Well, I hope to put more weight on before I arrive home as I want you to recognize me.  After 3˝ years of the most horrible nightmare existence, which has left me like so many others weak, underweight & perhaps changed in many ways, we are at last released, something we dared hardly hope for.

Before the war, my father had been a sign writer. In the camp he was asked to write the names of the dead POWs on the boxes containing their remains. He struck up friendships with three American POWs, one of whom was a US Marine called Leonard Rogers, with whom he shared a love of art. An artist himself, Leonard worked for the Disney Corporation after the war. At the end of hostilities, while they were both recovering in a Fukuoka hospital, Leonard gave my father two drawings as mementos of their friendship. My father’s likeness is remarkable.

Unlike Linda’s father, my father spoke very freely about his POW experiences. As a small child, I often found this difficult to listen to. Yet, despite the constant ill-treatment and disease, he never once expressed any hatred towards the Japanese people.

Wherever we go in Japan we are flooded with kindness; overwhelmed by the tremendous friendship and help we receive. Young people are courteous, curious, open minded. The older ones hold painful memories but want to make amends, to move beyond past traumas and establish new friendships. War makes good men do bad things, I tell a group of elementary school children in Mine City. They sing to us, then invite us to join them in making origami.

We receive an official reception in Mine town hall. The setting is very formal and speeches are exchanged. The whole event is recorded by a crew from local television. It’s the first time in ten years that a POW or their relatives have visited Mine. In the evening we gather round the television in the hotel reception to watch the broadcast.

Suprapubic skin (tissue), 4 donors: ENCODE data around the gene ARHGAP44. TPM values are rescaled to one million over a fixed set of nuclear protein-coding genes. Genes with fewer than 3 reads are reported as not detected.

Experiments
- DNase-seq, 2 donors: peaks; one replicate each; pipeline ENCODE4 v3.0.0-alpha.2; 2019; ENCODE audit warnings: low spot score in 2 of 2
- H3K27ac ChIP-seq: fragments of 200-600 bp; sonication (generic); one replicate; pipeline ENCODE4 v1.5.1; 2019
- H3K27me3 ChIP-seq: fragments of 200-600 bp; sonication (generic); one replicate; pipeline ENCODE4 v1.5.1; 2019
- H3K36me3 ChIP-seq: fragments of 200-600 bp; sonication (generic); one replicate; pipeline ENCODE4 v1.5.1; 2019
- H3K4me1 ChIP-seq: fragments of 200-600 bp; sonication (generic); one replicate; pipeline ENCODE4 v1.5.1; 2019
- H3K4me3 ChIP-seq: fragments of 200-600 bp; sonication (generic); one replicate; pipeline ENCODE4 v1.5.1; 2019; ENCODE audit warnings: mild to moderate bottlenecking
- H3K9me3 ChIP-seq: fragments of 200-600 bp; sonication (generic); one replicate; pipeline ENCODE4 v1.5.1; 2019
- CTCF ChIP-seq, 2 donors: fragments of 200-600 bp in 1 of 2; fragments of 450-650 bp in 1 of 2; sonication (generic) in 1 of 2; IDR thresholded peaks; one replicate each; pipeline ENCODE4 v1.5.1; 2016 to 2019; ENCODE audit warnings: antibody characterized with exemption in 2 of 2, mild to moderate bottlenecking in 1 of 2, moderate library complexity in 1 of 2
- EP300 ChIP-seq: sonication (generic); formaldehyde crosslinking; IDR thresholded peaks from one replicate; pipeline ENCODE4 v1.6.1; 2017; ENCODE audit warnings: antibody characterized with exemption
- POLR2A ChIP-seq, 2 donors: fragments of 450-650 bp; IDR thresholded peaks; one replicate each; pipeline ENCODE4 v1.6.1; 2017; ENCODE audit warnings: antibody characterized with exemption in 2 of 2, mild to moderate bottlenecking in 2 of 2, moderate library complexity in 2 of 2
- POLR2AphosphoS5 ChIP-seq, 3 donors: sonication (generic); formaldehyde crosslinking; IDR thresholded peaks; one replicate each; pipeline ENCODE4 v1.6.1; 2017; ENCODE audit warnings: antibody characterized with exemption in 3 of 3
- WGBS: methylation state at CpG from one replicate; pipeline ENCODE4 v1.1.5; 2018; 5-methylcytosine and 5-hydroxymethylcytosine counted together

We speak to students at Reitaku, Seikei and Aoyama Gakuin Universities, take tea with the Ambassador at the British Embassy, and visit the immaculate British Commonwealth War Cemetery in Yokohama where a service is held. Our trip concludes with two nights at the Yokohama home of Mr. Noboru and Mrs. Rhuko Mori.

With every year that passes, fewer and fewer ex-prisoners of war survive to share their unique experiences with us. So now their children and grandchildren need to take on the mantle of promoting education and reconciliation. The world is too dangerous a place, and the legacy of past wars too corrosive, to allow this work to falter or lapse. In schools and in universities, we must search for how the different generations in the US, UK and Japan can best learn together. We need to help Japan’s young people grow more aware of this troubled period in their history. For me, as an educationalist, perhaps the most important question arising from my trip is, how can we achieve this in a way which is both sensitive yet truthful?

A joyful postscript

We are fortunate to be living through a period when electronic communications have advanced to the point where we can connect instantly across the globe to share a common purpose or interest. In September 2012, Randy Johnson, the great niece of my father’s American friend, Leonard Rogers, emailed me. This was such a surprise because it had been many months since I had first put an item in ‘Leatherneck’, an online magazine for the US marine corps, asking for help. Subsequently, I was delighted to be able to send her copies of Leonard’s drawings, reciprocating in a small way her great uncle’s generosity towards my father. This was the first time her family had seen any of Leonard’s work.

Terry Smyth
15 May 2013